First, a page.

NHL Playoff Traditions: Why the NHL Is the Most Celebrated League

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NHL Playoff Traditions: Why the NHL Is the Most Celebrated League

The NHL Playoffs have more tradition than any sport under the sun. I am certain of this.

Who doesn't love tradition? It's what makes the sport you love even greater than it already is. So here's my list of eight NHL Playoff traditions, pointing out to the sporting world why our sport is better than yours.

 

1. Sudden Death Overtime

Overtime exists to some degree in every sport's playoffs. However only the NHL and NFL allow sudden death. Baseball will go into extra innings, but if a team scores at the top of the 15th inning, the opposing team will always get the chance for a rebuttal.

In the NBA, there is timed overtime and whoever remains on top at the end of the overtime period wins or if its tied, another overtime period will be played.

The NFL allows teams to decide via coin toss whether they'd like to be on offense or defense and then 15 minute overtime periods are played until one team scores. This just doesn't seem right.

Where as in hockey both offense and defense are being played at all time by each team, in the NFL the team that starts on offense can score first without the opposition ever getting a chance.

The NHL has 20 minute long overtime periods, that are continuously played until someone scores. The more overtime periods there are, the greater the chance that a lucky bounce or bad deflection will decide the game. (We just hope it's not the refs!)

What the NHL overtime has that the NFL doesn't is edge of your seat nail-biting action. Knowing that at any moment this game could end. Imagine that for hours at a time!

 

2. The Handshake

This is definitely something unique to the NHL. Take the recent series between Detroit and Anaheim. These two teams absolutely hated each other. There was fighting, there was trash talk, there was hard fought chippy action, there was suffocating defense. Both teams were beaten and bruised by the end of this series with venom spewing throughout.

And then the teams lined up, looked each other in the eyes, and went down the line shaking hands, as per NHL tradition.

It's one of the greatest things about hockey and a terrific display of sportsmanship, that even after a grueling seven-game series between hated rivals, the two teams can still respect each other enough to shake hands, call it a good series, and move on.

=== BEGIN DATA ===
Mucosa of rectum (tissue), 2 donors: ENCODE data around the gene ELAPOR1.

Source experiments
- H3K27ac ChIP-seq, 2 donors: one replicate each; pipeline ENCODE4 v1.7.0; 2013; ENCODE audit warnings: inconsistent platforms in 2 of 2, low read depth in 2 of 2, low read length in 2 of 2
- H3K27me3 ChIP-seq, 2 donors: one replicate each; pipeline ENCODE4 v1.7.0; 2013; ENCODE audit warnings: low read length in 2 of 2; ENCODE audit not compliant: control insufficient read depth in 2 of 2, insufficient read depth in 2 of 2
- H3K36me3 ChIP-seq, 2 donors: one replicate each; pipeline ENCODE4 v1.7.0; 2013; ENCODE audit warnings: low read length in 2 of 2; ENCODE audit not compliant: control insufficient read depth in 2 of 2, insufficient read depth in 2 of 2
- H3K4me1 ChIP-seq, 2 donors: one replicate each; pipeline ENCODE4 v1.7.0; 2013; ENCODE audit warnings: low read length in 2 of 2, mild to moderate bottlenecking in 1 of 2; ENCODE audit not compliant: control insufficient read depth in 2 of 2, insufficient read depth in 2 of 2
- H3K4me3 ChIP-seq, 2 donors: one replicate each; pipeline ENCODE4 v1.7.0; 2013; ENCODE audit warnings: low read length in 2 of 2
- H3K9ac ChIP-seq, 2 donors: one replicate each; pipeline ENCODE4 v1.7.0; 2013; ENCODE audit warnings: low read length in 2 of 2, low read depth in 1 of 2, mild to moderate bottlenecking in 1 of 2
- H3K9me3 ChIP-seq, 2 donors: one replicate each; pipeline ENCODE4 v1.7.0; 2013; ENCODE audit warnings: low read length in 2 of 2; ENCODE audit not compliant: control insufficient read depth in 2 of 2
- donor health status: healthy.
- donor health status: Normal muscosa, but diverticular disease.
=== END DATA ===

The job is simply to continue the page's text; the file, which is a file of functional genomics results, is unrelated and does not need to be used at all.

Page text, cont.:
3. Throwing Things on the Ice

To put it bluntly, NHL fans love to throw things on the ice. It's not just for the hell of it though. There is a reason behind the madness.

The greatest scoring feat in baseball is the grand slam or hitting for the cycle. basketball has the triple-double.

Hockey has the hat trick, and it occurs whenever a single player scores three or more goals in a single game. It doesn't happen often and fans love to commemorate the feat by throwing the hats on their heads on to the ice as the crowd erupts.

In 1996, Florida Panthers forward, Scott Melanby killed a rat in the locker room. He then went on to score two goals in the game. Noticing the phenomenon, Panthers goalie, John Vanbiesbrouck coined the term "Rat Trick"

The very next game, a Panther fan threw a plastic rat on the ice to celebrate a Panther goal and as the season went on, hundreds of plastic rats were seen on the ice after Panther goals.

It just so happened that 1996 was the year of the rat in the Chinese zodiac and the Panthers made the Stanley Cup Finals that year.

In Game One against Colorado, Avalanche fans threw rat traps onto the ice to protest the plastic rats thrown by Panther fans.

In Game Three, the Panthers scored and the rats came down once more, prompting Patrick Roy to famously declare that there would be no more rats. He kept his word and shutout the Panthers for the remainder of Game Three and Game Four.

Detroit has the tradition of throwing octopi on the ice. This tradition dates all the way back to 1952 when only eight wins were necessary to win the Stanley Cup instead of the 16 wins today.

The owner of a local fish market, knowing that Octopi had eight legs, thought eight legs, eight wins. He threw an octopus onto the ice at Olympia Arena during Game 1 of the playoffs and the Red Wings went on to sweep both of their opponents and win the Stanley Cup.

It's been a yearly tradition ever since.

 

4. The Stanley Cup

It's the most recognized and oldest trophy in all four major sports, but it's not so much the trophy, but what is done with it.

There is a tradition that no player will touch the trophy until they have rightfully won it. To do so would be a curse on that player and their team. That extends to the conference trophies, the Clarence S. Campbell Bowl and the Prince of Wales Trophy. Very few players will lift those trophies when they are won. That is not the prize that they seek.

In 1896, the Winnipeg Victorias began the tradition to drink champagne from the trophy.